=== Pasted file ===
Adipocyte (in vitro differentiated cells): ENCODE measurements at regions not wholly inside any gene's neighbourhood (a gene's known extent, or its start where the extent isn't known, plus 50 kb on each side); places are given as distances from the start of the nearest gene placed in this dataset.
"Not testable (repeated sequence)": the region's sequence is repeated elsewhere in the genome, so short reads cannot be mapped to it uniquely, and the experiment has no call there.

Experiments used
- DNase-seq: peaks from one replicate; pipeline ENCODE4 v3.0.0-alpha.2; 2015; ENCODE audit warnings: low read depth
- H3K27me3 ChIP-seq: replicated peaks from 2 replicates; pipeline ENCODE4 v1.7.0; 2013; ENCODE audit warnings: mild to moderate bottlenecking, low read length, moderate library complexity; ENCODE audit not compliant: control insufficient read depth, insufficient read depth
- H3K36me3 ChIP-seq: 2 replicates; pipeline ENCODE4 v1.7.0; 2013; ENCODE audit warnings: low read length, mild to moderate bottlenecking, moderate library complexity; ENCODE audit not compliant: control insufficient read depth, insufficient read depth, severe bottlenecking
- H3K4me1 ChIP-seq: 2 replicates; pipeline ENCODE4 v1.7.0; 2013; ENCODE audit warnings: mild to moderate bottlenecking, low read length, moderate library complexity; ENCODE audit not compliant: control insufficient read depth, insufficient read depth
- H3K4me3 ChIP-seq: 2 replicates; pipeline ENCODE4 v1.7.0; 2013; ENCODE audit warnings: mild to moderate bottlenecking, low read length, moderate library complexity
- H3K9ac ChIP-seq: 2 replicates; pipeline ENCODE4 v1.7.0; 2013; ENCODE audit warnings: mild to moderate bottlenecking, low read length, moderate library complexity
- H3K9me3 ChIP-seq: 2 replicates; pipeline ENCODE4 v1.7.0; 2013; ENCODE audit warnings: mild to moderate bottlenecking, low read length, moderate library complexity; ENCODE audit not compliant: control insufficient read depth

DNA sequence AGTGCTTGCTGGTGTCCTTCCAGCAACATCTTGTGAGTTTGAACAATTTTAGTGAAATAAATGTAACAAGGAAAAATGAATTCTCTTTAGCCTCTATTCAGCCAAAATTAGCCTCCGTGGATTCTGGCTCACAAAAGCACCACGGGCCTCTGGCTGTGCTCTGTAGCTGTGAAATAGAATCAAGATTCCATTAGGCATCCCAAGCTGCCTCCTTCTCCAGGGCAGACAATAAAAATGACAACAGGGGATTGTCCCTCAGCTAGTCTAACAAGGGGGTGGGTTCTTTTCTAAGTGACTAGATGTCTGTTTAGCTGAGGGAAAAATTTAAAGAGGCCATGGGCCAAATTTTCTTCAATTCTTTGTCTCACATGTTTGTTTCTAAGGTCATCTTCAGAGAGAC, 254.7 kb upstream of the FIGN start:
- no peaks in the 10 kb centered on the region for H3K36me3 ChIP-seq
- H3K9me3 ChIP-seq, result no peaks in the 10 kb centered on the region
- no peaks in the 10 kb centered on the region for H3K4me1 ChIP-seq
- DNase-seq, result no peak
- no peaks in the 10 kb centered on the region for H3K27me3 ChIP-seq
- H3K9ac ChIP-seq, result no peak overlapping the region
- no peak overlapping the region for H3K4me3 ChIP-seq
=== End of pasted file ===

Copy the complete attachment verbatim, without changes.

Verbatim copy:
Adipocyte (in vitro differentiated cells): ENCODE measurements at regions not wholly inside any gene's neighbourhood (a gene's known extent, or its start where the extent isn't known, plus 50 kb on each side); places are given as distances from the start of the nearest gene placed in this dataset.
"Not testable (repeated sequence)": the region's sequence is repeated elsewhere in the genome, so short reads cannot be mapped to it uniquely, and the experiment has no call there.

Experiments used
- DNase-seq: peaks from one replicate; pipeline ENCODE4 v3.0.0-alpha.2; 2015; ENCODE audit warnings: low read depth
- H3K27me3 ChIP-seq: replicated peaks from 2 replicates; pipeline ENCODE4 v1.7.0; 2013; ENCODE audit warnings: mild to moderate bottlenecking, low read length, moderate library complexity; ENCODE audit not compliant: control insufficient read depth, insufficient read depth
- H3K36me3 ChIP-seq: 2 replicates; pipeline ENCODE4 v1.7.0; 2013; ENCODE audit warnings: low read length, mild to moderate bottlenecking, moderate library complexity; ENCODE audit not compliant: control insufficient read depth, insufficient read depth, severe bottlenecking
- H3K4me1 ChIP-seq: 2 replicates; pipeline ENCODE4 v1.7.0; 2013; ENCODE audit warnings: mild to moderate bottlenecking, low read length, moderate library complexity; ENCODE audit not compliant: control insufficient read depth, insufficient read depth
- H3K4me3 ChIP-seq: 2 replicates; pipeline ENCODE4 v1.7.0; 2013; ENCODE audit warnings: mild to moderate bottlenecking, low read length, moderate library complexity
- H3K9ac ChIP-seq: 2 replicates; pipeline ENCODE4 v1.7.0; 2013; ENCODE audit warnings: mild to moderate bottlenecking, low read length, moderate library complexity
- H3K9me3 ChIP-seq: 2 replicates; pipeline ENCODE4 v1.7.0; 2013; ENCODE audit warnings: mild to moderate bottlenecking, low read length, moderate library complexity; ENCODE audit not compliant: control insufficient read depth

DNA sequence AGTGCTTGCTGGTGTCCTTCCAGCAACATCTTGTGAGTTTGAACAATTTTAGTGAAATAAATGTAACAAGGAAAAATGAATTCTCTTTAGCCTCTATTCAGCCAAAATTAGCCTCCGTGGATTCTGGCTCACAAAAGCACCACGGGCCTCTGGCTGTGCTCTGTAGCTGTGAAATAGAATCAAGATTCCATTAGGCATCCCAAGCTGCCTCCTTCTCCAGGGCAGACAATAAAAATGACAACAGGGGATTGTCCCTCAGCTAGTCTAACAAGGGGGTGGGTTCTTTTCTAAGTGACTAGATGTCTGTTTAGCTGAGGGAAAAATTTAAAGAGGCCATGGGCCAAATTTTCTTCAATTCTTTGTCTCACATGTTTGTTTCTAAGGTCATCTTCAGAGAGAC, 254.7 kb upstream of the FIGN start:
- no peaks in the 10 kb centered on the region for H3K36me3 ChIP-seq
- H3K9me3 ChIP-seq, result no peaks in the 10 kb centered on the region
- no peaks in the 10 kb centered on the region for H3K4me1 ChIP-seq
- DNase-seq, result no peak
- no peaks in the 10 kb centered on the region for H3K27me3 ChIP-seq
- H3K9ac ChIP-seq, result no peak overlapping the region
- no peak overlapping the region for H3K4me3 ChIP-seq